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Goodbye to Somalia


The Somalis are on their own. In an eerie replay, American Marines landed at Mogadishu, but only to secure the evacuation of the last 2,500 Bangladeshi and Pakistani peace-keepers. After spending $2 billion, 30 percent of it American, and loss of 140 lives, 42 of them American, the United Nations is washing its hands of Somalia.

To most of the world, this is good riddance. To most Somalis, it is a return to the recent past. They are left to the mercies of men with guns, the ragtag clan armies that shoot each other, extort what can be extorted and impose starvation for profit.

Operation Restore Hope, when the first U.S. Marines waded into an army of television cameramen on Dec. 9, 1992, has not restored hope. What is lost in most of the post mortems is that as originally defined, the mission succeeded spectacularly. It was meant to feed people and save lives. In the estimate of former Assistant Secretary of State Chester A. Crocker, it saved a half-million of them. Somalians today are fed. Crops are sown. The country again exports bananas and cattle.

But mission creep set in. Suddenly the purpose was to end anarchy and restore order in which democracy might grow. This failed spectacularly. U.N. civil servants, emboldened by the end of the Cold War and the success of the U.S.-led coalition in Iraq, thought all things were possible. Few were.

The U.S. set out to capture the worst clan warlord and wound up a belligerent in clan fighting. American opinion withered as quickly as the original charitable impulse had sprouted. By March 1994, U.S. troops had departed, their places taken by others in blue U.N. helmets. The clan militias survived.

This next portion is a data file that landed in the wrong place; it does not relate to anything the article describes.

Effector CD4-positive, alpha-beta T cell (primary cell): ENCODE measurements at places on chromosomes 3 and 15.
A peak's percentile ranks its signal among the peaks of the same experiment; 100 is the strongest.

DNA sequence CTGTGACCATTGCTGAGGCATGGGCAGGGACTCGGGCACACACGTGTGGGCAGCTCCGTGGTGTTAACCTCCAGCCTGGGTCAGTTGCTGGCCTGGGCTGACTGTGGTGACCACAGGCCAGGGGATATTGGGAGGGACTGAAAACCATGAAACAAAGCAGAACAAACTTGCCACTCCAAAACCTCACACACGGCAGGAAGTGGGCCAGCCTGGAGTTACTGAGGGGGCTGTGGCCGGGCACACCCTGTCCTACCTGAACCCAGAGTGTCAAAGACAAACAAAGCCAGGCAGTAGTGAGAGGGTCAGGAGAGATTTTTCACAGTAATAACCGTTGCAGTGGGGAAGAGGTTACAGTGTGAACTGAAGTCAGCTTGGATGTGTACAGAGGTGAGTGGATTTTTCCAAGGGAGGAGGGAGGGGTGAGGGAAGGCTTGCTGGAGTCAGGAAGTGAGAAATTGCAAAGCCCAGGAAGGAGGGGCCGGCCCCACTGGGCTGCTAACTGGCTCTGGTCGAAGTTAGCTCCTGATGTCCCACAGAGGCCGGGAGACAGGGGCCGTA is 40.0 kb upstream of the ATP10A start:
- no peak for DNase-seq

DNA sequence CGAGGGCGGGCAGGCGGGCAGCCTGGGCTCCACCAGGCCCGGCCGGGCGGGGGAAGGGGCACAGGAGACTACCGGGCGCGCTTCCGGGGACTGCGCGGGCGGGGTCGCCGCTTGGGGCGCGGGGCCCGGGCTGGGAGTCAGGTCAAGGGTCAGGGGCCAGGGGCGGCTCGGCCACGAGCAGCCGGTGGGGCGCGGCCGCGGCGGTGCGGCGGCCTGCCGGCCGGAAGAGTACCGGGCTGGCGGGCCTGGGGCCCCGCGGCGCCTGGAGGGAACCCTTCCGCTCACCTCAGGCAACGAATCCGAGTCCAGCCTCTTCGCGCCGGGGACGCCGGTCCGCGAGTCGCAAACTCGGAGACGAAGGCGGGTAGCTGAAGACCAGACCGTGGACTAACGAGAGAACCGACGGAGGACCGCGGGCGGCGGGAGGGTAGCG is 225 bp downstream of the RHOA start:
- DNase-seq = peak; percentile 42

As the peace-keepers now leave, the peace of Somalia is not kept. The clans are fighting. If all that these armed young men did was slay each other, Somalia could survive. But before the GIs came in 1992, clan thugs had hijacked much of the food supply, holding people to extortion for food. This may happen again.

The disappointments of the Somalia expedition have lowered the American people's belief in a well-intentioned mission. The winds in Congress are blowing not only against sending American troops, but against paying for peace-keepers. In time, this mood may diminish. But the U.S. remains uncertain about its role.

The Somali people, who have not yet attained a civil society or nation-state, had better be warned. If conditions deteriorate to what they were in December 1992, the Yanks are not coming. Except for a few nongovernmental relief agency workers, nobody is. That is the state of world opinion today, and Somalia's contribution to it.

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